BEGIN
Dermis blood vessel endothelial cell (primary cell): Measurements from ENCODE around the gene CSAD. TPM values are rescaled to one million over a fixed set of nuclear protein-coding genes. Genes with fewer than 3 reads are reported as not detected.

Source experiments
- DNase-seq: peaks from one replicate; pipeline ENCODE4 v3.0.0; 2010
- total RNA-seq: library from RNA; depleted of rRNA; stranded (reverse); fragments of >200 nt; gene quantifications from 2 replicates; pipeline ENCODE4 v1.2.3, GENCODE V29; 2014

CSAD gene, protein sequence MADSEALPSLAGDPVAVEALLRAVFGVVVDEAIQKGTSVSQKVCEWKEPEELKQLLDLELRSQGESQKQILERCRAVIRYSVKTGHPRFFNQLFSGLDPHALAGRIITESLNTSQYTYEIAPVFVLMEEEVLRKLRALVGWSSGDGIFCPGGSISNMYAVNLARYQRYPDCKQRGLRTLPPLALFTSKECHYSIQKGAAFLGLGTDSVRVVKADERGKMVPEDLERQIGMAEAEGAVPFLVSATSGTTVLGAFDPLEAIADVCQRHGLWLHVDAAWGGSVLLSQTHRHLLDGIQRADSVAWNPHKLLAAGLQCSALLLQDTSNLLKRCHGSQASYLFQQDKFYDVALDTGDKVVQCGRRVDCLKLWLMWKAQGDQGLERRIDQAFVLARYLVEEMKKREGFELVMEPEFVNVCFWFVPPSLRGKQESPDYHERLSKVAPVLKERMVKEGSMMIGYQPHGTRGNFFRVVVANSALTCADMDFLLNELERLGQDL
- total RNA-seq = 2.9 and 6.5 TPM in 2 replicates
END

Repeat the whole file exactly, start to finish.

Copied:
Dermis blood vessel endothelial cell (primary cell): Measurements from ENCODE around the gene CSAD. TPM values are rescaled to one million over a fixed set of nuclear protein-coding genes. Genes with fewer than 3 reads are reported as not detected.

Source experiments
- DNase-seq: peaks from one replicate; pipeline ENCODE4 v3.0.0; 2010
- total RNA-seq: library from RNA; depleted of rRNA; stranded (reverse); fragments of >200 nt; gene quantifications from 2 replicates; pipeline ENCODE4 v1.2.3, GENCODE V29; 2014

CSAD gene, protein sequence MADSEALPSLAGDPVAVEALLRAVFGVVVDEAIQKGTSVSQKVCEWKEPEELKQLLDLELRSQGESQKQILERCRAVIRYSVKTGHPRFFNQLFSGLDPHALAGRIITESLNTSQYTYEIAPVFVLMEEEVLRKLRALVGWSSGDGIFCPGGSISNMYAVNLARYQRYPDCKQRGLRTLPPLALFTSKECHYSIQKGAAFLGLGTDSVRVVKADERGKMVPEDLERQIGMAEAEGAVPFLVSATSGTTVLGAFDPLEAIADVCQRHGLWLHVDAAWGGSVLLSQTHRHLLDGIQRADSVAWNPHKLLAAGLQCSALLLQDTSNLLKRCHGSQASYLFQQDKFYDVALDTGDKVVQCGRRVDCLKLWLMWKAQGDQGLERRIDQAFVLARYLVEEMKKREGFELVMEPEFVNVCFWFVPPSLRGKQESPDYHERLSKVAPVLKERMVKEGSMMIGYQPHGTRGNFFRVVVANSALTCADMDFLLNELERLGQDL
- total RNA-seq = 2.9 and 6.5 TPM in 2 replicates